The digital paradigm shift has created a new landscape for coaches. No longer is face-to-face interaction the primary way to coach clients—instead, digital tools and platforms have been a game-changer, opening up several new avenues for coaches to connect with their clients.
The pandemic only accelerated this trend, as more and more people turned to virtual coaching in order to stay connected with their coaches.
This shift has permanently changed the way that coaches and clients connect, and has created new opportunities for those looking to enter the coaching field.
If you’re interested in becoming a coach, it’s important to understand the digital tools and platforms that are available to you. In this article, we’ll explore the different types of online coaching, the benefits of going digital, and the challenges you may face as a coach.
What is Virtual Coaching?
Virtual coaching is a coaching that takes place online, through video conferencing, phone calls, or other digital channels. For clients, it’s a convenient way to receive coaching if you can’t meet in person, or if you want to connect with a coach from anywhere in the world.
There are a few different types of virtual coaching, each with its own advantages:
This type of coaching uses video conferencing software like Zoom, Skype, or Google Hangouts to connect coaches and clients. Video conferencing can be an effective option for coaches who want to build a rapport with their clients and see their nonverbal cues.
Phone coaching is a more traditional coaching method that can be done over the phone or through VOIP software like Skype. This type of coaching is less intimate than video conferencing, but can still be very effective.
Chat and text coaching are more informal types of virtual coaching that use chat software or even text messaging to connect coaches and clients. This type of coaching is convenient and can be done anywhere, but it’s important to make sure that you’re using a secure platform to protect your client’s privacy.
Coaching via email is a more niche, asynchronous form of coaching, and is best used to supplement occasional phone or video coaching sessions. However, this form of virtual coaching is suited for coaches who want to provide their clients with written resources or for those who have clients in different time zones.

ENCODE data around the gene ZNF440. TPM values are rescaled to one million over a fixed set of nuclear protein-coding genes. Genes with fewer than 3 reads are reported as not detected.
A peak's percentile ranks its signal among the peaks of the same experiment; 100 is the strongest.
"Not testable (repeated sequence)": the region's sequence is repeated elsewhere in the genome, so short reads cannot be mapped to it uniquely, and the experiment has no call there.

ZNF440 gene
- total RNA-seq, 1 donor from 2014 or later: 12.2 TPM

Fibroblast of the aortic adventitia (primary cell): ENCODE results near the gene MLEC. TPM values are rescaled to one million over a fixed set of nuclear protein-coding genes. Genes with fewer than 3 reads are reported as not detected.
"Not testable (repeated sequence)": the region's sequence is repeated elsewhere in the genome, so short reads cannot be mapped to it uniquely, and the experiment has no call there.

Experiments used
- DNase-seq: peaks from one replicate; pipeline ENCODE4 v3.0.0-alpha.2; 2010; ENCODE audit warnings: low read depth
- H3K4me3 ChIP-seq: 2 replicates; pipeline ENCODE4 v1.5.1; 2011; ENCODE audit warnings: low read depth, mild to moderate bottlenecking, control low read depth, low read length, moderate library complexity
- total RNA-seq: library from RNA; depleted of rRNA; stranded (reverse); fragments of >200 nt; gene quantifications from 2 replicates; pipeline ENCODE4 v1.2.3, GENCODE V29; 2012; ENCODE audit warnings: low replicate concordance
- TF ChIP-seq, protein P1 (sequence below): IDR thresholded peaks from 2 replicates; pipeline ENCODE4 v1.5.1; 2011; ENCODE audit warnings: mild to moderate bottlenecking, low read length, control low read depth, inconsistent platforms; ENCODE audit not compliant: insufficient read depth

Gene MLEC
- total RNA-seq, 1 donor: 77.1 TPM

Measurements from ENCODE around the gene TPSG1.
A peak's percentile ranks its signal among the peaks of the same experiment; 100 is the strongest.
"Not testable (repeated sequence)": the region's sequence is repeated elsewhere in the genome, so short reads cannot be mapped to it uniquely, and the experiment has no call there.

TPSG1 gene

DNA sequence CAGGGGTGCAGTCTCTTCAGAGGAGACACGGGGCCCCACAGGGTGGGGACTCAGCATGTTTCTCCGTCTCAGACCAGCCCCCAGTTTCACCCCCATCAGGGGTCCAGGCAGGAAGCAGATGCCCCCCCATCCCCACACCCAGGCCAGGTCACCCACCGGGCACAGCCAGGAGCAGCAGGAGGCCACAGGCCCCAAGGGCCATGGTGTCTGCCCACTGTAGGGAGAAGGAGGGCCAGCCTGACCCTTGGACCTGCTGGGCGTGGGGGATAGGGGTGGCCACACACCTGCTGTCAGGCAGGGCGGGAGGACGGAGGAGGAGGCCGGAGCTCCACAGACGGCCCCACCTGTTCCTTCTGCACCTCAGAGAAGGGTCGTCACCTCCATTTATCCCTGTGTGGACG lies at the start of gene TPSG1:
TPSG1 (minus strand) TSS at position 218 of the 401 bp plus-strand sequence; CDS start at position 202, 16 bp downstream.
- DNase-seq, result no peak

Benefits of Going Digital
There are several benefits to coaching virtually, both for coaches and clients.
Virtual coaching is more convenient and flexible than face-to-face coaching, which can be a major advantage for busy professionals or parents. It’s also less expensive than traditional coaching, which can make it more accessible to a wider range of people.
In some instances, coaching can actually be more intimate than face-to-face coaching.
Additionally, since the coaching is no longer restricted to a particular meeting location, some coaches may be inclined to have informal chat/text check-ins with their clients that can actually help build stronger relationships.
Tip: Make sure to set boundaries with your clients so that you don’t become too available and end up overworking yourself.
With the more robust video conferencing technology that has developed since 2020, coaches can better see their clients nonverbal cues. Compared to a phone session, video conferencing can provide a more “close” coaching experience.
Virtual coaching also removes geographic barriers, which can be a major advantage for coaches who want to work with clients from around the world. And with more people continuing to work from home, and attend classes and other appointments remotely, virtual coaching is likely to become even more popular in the years to come.
Challenges of Virtual Coaching
There are a few challenges that coaches may face when transitioning to virtual coaching:
First of all, it can be difficult to build rapport and trust with clients when you’re not meeting in person. This is why it’s important to use video conferencing, or at least phone sessions, whenever possible.
Tip: Coaches and clients may forge stronger relationships by meeting in person for the first session to get to know each other before transitioning to virtual coaching.
And of course, technical difficulties are still very common with virtual coaching, such as spotty internet connection, bad audio quality, connection lag, and so on. These problems can be frustrating for both coaches and clients, but there are ways to work around them.
Tip: Coaches should establish a backup method (i.e. phone) so that clients can still receive coaching even if the internet connection is lost in the middle of a video session.
As we all probably know from our experience with virtual meetings over the past couple of years, digital coaching can be more “distracted” than face-to-face coaching. It’s crucial to create boundaries with your clients, and make sure that you’re both focused on the coaching session.
Tip: There is some information that suggests that video calls, in particular, can be more mentally exhausting than old-fashioned communication methods like face-to-face interaction or phone calls. If you are going to offer video coaching to your clients, try to keep sessions concise and focused.
Lastly, virtual coaching can be less personal than face-to-face coaching. As a coach, you’ll need to be extra intentional about building relationships with your clients.
Despite all of these challenges, virtual coaching can be a very effective way to connect with clients and provide them with the support they need. If you’re thinking about offering virtual coaching to your clients, we hope that this article has given you some helpful information.